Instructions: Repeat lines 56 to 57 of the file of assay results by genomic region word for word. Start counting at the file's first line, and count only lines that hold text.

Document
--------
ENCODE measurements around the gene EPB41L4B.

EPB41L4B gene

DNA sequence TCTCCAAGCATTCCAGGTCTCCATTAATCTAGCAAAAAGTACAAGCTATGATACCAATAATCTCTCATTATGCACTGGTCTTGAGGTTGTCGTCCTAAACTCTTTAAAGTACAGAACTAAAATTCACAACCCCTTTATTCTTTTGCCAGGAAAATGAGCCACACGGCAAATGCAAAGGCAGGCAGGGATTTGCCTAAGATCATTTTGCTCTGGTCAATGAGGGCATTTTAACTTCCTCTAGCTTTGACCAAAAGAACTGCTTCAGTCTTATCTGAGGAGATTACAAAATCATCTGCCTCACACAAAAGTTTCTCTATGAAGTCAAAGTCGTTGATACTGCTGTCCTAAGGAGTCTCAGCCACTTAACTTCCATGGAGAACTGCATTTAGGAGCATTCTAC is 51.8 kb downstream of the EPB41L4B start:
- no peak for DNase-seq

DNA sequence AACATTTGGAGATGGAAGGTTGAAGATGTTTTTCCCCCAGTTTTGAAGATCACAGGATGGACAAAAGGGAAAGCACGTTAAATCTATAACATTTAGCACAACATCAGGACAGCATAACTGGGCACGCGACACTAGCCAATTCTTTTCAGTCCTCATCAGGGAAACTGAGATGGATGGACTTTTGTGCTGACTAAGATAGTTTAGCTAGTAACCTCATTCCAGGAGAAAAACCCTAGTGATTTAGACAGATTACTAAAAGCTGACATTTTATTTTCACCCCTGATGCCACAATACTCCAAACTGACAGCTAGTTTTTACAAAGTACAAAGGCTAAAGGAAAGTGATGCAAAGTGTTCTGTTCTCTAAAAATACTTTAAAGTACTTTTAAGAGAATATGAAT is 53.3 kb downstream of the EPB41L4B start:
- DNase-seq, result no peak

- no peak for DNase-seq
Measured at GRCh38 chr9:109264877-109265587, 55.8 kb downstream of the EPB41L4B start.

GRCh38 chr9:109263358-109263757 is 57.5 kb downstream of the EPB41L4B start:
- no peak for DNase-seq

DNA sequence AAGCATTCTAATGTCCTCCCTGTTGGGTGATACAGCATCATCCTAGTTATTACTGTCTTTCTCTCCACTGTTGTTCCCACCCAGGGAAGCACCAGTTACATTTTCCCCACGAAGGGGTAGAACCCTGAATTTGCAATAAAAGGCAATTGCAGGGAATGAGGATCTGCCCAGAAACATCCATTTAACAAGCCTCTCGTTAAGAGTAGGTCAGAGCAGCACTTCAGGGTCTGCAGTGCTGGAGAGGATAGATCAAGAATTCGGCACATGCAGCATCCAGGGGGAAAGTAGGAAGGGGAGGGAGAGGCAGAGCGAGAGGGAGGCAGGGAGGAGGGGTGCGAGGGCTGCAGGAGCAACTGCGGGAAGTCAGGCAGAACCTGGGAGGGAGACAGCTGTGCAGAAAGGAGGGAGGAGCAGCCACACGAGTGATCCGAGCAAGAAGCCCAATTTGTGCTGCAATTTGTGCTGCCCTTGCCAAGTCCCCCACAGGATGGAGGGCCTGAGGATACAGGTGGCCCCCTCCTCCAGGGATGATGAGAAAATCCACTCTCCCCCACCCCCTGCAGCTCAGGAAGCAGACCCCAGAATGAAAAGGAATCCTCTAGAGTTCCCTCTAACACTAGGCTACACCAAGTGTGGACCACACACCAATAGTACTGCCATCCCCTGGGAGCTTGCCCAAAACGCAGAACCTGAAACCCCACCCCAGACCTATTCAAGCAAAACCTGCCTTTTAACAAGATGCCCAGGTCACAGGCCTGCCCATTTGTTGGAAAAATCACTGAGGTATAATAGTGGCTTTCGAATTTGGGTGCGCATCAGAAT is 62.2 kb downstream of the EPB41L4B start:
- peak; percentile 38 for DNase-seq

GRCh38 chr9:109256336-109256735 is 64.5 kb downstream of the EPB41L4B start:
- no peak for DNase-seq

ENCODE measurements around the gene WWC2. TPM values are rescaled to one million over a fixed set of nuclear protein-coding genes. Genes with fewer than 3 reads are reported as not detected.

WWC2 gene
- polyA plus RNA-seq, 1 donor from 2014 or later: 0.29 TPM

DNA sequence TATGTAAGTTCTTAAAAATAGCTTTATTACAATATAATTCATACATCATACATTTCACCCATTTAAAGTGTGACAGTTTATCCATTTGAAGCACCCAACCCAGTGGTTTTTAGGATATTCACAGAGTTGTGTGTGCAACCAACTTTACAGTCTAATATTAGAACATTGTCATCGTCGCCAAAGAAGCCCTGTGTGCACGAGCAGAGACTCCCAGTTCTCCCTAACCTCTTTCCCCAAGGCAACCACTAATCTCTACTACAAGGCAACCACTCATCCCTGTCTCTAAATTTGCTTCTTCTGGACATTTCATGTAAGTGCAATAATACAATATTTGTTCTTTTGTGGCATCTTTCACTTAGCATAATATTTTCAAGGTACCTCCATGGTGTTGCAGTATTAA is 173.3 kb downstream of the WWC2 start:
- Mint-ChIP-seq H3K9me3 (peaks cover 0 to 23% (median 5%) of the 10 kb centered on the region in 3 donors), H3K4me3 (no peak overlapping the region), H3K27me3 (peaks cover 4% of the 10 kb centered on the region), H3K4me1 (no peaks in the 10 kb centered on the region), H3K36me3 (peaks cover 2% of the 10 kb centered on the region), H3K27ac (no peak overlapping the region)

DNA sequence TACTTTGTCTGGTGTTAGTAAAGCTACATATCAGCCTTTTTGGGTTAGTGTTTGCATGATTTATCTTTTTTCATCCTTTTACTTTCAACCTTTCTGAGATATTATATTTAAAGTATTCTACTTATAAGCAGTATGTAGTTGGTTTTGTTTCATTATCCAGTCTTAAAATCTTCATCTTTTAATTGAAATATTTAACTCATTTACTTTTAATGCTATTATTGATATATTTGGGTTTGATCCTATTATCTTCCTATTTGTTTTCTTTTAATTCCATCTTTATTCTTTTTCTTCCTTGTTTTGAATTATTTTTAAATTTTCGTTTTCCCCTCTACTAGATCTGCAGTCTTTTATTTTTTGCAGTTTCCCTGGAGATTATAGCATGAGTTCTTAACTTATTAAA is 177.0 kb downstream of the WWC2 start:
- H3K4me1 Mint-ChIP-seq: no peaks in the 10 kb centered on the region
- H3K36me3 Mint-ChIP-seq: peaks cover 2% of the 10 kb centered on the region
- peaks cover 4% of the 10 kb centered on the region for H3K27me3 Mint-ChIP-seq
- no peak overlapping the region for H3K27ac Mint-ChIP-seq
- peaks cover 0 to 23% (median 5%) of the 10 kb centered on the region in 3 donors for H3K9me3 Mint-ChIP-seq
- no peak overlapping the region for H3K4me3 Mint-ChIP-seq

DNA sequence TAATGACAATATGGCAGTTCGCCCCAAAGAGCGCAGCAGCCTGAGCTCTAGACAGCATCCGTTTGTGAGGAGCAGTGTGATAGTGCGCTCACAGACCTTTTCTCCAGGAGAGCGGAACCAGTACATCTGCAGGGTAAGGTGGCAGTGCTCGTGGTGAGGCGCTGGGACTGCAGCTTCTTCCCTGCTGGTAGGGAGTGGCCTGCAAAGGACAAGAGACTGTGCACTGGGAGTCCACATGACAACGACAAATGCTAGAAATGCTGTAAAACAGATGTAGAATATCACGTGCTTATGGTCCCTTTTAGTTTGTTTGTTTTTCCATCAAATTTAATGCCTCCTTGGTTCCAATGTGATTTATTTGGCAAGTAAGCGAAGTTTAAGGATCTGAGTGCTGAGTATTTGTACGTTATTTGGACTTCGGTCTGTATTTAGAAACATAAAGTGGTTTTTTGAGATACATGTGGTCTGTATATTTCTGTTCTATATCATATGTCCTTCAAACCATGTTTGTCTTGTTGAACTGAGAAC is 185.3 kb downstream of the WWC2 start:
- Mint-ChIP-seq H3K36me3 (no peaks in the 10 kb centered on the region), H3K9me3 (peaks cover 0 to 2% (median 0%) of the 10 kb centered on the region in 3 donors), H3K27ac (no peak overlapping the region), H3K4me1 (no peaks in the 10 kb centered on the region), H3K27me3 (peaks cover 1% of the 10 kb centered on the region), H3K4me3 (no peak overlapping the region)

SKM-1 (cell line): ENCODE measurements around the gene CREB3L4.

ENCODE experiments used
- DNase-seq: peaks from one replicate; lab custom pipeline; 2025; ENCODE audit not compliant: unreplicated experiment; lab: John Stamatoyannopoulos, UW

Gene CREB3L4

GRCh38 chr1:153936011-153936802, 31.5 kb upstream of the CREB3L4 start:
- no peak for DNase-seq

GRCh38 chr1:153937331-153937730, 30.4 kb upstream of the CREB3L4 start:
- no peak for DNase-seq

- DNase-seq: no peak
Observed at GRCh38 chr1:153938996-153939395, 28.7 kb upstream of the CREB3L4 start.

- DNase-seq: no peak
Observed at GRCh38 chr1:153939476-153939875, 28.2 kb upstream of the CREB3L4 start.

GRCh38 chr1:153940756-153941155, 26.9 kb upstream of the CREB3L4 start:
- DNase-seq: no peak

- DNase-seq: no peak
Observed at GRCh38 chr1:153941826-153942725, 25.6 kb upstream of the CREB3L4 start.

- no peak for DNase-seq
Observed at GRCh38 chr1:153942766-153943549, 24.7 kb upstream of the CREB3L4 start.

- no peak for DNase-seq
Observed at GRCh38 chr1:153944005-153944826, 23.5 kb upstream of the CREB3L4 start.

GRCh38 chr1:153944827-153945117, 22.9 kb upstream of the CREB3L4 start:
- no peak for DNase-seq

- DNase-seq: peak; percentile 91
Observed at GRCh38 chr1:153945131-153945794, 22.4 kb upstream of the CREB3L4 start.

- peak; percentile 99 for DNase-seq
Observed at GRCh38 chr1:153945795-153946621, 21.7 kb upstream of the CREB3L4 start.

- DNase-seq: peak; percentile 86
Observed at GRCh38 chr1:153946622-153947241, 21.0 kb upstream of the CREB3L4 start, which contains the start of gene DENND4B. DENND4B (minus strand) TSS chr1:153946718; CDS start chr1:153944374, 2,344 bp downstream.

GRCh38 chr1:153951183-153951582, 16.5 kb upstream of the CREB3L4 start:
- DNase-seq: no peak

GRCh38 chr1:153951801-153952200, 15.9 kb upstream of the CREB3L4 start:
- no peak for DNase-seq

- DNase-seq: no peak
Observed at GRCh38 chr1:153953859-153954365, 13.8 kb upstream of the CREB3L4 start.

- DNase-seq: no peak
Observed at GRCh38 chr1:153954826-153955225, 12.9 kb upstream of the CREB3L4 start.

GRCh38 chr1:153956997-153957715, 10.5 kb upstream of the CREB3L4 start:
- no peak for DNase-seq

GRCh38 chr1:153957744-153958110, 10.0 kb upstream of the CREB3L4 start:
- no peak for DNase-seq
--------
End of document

Observed at GRCh38 chr1:153946622-153947241, 21.0 kb upstream of the CREB3L4 start, which contains the start of gene DENND4B. DENND4B (minus strand) TSS chr1:153946718; CDS start chr1:153944374, 2,344 bp downstream.

GRCh38 chr1:153951183-153951582, 16.5 kb upstream of the CREB3L4 start: